The rhetoric around changes to grading policies can sometimes be radical, with a minority of grading reformers calling for their elimination. This has fed the myth that grading reformers want to throw out every grading policy and start over. Not necessarily.

Grades have long intended to serve as the primary mode of communicating student proficiency to students and their families. The problem isn’t with grades themselves but with how grades are determined and what grades communicate. Reformers argue that grades should solely reflect student mastery of the learning goals, not an amalgamation of point-accumulating activities such as earning points for extra-credit holiday crossword puzzles, essay drafts, and correct responses on tests. When grades only reflect what students have learned, they can serve as effective feedback, too.

Myth 4: Grading reformers should be able to snap their fingers and make it happen.

Effective grading reform is not a quick fix or a silver bullet. It’s no surprise that some critics view grading reform through a skeptical lens, suspecting that new grading practices are failing when they don’t immediately work.

Grading reform is a call for systemic change, and, like any change, it is a slow and iterative process. It’s about evolving the very purpose of grades from mere point accumulation to genuine reflections of student learning. This reformation demands a cultural shift among students, educators, and all educational stakeholders in understanding and valuing grades as learning rather than grades as earning.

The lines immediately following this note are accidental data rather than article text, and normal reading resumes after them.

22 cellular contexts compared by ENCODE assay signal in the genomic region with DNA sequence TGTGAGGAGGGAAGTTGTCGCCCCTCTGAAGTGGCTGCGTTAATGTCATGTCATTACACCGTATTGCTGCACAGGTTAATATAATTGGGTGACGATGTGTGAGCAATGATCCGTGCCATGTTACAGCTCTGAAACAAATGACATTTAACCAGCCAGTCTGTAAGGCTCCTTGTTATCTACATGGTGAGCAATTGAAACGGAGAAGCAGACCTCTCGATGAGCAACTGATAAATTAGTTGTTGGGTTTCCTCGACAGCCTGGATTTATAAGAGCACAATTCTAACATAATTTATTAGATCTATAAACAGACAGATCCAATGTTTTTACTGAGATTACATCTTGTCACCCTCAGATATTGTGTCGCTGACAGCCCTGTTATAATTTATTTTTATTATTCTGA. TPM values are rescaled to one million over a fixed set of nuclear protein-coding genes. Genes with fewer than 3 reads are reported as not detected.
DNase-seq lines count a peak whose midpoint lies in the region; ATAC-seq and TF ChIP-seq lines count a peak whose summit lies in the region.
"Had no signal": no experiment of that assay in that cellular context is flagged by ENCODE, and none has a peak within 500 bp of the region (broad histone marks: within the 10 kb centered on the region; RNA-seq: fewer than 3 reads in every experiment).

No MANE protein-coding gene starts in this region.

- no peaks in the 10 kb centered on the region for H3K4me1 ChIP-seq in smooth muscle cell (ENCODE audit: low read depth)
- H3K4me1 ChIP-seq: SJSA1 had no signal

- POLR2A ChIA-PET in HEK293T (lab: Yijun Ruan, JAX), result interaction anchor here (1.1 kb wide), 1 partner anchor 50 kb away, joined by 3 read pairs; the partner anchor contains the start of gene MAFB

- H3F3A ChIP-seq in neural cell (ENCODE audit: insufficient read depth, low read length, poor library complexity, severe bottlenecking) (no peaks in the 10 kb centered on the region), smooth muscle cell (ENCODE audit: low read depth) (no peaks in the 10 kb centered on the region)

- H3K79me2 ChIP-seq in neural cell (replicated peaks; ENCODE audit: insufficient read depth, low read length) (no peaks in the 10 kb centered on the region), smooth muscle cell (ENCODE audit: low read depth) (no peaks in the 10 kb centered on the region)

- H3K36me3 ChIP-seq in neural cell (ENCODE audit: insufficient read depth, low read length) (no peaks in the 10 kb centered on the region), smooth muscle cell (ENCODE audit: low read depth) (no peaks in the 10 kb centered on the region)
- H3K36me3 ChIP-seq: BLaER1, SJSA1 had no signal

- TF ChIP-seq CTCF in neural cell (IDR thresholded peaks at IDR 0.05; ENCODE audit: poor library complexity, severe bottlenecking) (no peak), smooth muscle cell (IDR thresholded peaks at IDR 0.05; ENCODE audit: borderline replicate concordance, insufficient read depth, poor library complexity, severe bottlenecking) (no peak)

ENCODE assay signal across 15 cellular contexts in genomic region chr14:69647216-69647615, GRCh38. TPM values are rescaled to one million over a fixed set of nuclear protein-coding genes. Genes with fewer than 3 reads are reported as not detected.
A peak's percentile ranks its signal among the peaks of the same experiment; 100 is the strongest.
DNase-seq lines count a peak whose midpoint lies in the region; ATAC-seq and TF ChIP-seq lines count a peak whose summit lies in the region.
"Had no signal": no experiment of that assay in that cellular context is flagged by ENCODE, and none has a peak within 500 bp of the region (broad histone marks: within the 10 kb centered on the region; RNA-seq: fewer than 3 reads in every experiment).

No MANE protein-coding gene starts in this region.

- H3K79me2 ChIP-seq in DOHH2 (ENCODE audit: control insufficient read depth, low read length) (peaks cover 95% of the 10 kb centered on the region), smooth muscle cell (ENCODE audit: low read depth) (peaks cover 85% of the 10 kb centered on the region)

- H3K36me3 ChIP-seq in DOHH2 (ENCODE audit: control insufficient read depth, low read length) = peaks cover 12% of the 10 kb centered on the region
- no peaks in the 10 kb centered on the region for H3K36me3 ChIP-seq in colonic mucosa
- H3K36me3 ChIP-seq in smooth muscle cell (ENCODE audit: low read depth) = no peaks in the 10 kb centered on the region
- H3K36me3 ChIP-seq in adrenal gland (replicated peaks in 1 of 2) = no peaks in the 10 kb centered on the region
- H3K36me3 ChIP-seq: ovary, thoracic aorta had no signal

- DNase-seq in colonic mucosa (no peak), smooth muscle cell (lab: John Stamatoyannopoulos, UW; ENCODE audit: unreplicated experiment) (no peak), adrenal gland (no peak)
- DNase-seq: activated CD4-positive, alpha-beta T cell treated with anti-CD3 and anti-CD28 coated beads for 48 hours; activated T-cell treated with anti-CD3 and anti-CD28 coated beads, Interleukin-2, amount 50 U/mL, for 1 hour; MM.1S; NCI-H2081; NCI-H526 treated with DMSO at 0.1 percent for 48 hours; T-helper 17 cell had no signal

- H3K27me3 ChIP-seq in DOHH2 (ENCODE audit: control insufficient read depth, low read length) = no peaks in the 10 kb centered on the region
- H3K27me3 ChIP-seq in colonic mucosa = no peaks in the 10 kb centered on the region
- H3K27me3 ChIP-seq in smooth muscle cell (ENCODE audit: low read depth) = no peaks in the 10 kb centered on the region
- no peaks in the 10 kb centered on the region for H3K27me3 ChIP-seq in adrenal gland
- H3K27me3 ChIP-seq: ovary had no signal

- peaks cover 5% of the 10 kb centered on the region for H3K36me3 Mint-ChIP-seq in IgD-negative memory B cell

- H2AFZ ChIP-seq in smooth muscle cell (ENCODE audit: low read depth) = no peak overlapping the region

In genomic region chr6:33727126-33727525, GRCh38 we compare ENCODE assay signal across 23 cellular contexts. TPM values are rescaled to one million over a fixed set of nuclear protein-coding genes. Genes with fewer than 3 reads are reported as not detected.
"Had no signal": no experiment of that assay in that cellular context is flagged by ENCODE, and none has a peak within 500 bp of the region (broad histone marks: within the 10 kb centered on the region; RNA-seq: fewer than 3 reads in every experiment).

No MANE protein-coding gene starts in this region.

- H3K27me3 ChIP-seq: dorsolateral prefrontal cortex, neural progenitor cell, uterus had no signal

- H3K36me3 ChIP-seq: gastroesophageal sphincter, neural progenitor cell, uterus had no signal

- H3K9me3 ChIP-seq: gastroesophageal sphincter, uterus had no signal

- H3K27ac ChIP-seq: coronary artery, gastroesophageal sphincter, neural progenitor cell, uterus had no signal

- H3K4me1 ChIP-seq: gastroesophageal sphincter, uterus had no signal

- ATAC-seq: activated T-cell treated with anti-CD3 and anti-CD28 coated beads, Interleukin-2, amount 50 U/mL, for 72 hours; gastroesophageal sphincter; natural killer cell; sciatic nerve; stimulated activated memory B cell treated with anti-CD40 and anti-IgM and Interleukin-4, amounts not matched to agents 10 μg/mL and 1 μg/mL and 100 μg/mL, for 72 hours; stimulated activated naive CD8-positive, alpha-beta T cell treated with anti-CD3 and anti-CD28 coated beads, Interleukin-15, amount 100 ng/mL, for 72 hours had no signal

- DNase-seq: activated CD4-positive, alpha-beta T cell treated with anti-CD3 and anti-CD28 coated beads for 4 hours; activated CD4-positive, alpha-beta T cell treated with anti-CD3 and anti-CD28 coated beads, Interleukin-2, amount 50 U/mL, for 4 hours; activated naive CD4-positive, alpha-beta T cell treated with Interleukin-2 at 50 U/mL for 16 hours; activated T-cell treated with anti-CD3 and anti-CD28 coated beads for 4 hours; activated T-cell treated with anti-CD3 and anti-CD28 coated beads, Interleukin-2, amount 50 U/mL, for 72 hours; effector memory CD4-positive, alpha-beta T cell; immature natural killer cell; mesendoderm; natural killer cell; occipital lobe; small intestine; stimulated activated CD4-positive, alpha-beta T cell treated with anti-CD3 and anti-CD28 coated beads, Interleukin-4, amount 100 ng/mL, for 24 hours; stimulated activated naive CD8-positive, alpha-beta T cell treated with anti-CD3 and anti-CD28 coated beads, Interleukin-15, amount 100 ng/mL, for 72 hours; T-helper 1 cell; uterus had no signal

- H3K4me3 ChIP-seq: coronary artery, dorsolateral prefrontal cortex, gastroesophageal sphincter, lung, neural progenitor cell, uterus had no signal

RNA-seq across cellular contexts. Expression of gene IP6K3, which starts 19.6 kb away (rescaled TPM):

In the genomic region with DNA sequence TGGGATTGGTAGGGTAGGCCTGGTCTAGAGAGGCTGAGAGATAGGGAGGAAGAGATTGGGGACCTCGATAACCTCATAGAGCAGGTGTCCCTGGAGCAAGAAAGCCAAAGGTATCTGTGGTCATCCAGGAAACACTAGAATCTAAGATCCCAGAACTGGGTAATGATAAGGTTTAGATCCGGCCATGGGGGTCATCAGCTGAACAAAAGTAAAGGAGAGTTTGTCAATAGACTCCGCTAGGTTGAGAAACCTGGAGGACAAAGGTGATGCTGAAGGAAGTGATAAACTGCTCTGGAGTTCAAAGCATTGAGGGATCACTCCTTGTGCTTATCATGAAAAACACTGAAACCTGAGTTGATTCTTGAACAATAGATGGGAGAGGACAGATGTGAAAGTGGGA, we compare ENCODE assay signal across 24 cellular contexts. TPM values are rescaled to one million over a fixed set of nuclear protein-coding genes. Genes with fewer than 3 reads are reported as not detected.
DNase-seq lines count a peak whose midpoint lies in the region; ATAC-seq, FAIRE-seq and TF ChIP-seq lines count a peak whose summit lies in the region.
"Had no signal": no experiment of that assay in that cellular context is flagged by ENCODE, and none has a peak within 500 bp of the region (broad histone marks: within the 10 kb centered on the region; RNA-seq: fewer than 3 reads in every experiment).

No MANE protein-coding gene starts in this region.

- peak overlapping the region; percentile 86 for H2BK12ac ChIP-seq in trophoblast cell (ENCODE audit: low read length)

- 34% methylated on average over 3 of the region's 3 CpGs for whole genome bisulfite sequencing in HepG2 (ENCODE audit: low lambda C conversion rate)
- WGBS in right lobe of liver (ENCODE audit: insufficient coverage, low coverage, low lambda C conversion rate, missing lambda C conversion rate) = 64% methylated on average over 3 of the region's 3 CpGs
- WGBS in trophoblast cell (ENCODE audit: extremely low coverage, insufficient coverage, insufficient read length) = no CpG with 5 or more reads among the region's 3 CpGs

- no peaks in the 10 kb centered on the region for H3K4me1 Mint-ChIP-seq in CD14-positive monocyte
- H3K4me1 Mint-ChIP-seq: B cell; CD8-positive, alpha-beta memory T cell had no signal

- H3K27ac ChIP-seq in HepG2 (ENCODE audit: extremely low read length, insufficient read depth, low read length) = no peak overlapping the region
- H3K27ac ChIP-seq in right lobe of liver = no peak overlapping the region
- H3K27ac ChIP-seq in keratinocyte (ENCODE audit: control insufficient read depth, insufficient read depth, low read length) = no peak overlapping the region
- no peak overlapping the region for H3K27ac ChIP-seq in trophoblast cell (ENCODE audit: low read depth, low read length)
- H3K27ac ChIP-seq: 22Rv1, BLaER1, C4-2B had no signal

Attempts at rapid changes in any education context have shown that without the foundational work of shifting mindsets and enhancing educators’ assessment literacy, reforms don’t last. It’s a persistent march toward a grading system that truly aids student development, not an immediate remedy.

As the old adage goes, “garbage in, garbage out.” Our students’ grades will only be as meaningful as the evidence educators use to determine them. Educational stakeholders and grading reformers all want to see grades that truly represent student learning. It’s time for the education community to both reassess what factors determine grades and champion grades that are reflective of learning rather than earning.

Hot take or not, our students’ true academic abilities aren’t reflected accurately in the traditional grading system. Educators, researchers, and journalists should all be able to agree. It’s time for a change.